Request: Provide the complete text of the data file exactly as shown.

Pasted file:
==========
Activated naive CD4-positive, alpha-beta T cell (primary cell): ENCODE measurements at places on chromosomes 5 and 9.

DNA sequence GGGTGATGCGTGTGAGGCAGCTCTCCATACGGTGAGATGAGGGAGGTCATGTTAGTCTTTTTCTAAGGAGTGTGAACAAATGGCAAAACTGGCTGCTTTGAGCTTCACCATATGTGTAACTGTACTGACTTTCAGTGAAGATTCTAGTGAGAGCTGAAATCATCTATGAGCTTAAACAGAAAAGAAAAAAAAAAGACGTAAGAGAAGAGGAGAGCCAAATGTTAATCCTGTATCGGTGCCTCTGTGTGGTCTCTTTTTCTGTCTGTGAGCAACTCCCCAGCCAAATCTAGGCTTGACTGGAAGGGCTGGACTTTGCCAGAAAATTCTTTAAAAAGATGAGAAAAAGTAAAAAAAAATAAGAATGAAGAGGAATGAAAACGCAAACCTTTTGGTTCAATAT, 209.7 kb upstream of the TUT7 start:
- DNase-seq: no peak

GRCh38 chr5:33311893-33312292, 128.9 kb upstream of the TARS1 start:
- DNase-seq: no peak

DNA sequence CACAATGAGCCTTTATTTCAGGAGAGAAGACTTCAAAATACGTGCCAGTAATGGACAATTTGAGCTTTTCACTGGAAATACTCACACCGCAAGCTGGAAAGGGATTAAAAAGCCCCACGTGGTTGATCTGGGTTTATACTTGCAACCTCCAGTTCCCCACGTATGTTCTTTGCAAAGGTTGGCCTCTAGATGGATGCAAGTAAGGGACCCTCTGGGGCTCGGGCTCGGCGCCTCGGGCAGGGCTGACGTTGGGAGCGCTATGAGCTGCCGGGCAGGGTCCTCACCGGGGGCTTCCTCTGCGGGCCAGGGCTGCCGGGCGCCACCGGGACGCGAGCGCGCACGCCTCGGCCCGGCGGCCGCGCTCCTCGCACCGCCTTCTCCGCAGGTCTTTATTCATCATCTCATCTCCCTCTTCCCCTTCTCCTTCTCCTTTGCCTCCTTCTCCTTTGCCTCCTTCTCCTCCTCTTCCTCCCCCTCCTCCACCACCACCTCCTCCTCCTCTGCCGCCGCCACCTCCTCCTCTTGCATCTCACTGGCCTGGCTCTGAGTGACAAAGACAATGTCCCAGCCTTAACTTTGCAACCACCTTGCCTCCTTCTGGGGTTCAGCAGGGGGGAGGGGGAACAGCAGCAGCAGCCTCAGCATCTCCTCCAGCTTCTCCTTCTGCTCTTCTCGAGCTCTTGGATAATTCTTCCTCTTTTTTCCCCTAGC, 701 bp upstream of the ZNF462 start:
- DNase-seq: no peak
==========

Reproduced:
Activated naive CD4-positive, alpha-beta T cell (primary cell): ENCODE measurements at places on chromosomes 5 and 9.

DNA sequence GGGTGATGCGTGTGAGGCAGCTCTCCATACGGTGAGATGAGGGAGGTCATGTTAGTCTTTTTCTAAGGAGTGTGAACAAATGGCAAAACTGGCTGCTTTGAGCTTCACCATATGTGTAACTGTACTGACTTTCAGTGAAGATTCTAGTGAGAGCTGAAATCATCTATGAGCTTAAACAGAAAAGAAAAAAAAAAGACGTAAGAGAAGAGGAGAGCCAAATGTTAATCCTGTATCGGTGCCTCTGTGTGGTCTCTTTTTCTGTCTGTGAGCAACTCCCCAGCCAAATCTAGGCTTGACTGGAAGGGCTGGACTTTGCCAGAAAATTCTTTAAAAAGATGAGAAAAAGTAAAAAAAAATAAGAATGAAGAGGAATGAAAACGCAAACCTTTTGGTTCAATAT, 209.7 kb upstream of the TUT7 start:
- DNase-seq: no peak

GRCh38 chr5:33311893-33312292, 128.9 kb upstream of the TARS1 start:
- DNase-seq: no peak

DNA sequence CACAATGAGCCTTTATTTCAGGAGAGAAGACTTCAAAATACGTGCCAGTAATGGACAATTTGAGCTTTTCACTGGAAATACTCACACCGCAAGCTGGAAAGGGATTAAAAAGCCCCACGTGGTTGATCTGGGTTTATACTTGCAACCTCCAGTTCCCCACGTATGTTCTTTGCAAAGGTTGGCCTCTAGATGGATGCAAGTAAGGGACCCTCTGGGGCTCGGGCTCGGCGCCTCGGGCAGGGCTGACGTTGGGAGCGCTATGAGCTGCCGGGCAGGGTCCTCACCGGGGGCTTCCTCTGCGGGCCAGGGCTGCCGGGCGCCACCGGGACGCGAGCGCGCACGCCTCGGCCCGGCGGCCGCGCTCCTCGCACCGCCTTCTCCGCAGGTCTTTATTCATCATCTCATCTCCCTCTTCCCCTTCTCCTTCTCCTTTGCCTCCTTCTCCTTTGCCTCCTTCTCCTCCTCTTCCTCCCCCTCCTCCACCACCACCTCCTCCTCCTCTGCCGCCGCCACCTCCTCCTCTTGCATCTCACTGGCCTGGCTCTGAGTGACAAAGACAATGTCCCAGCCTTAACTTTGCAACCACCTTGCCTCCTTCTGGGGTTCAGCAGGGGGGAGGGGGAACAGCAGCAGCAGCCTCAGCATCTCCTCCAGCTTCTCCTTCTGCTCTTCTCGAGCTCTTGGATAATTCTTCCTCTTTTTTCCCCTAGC, 701 bp upstream of the ZNF462 start:
- DNase-seq: no peak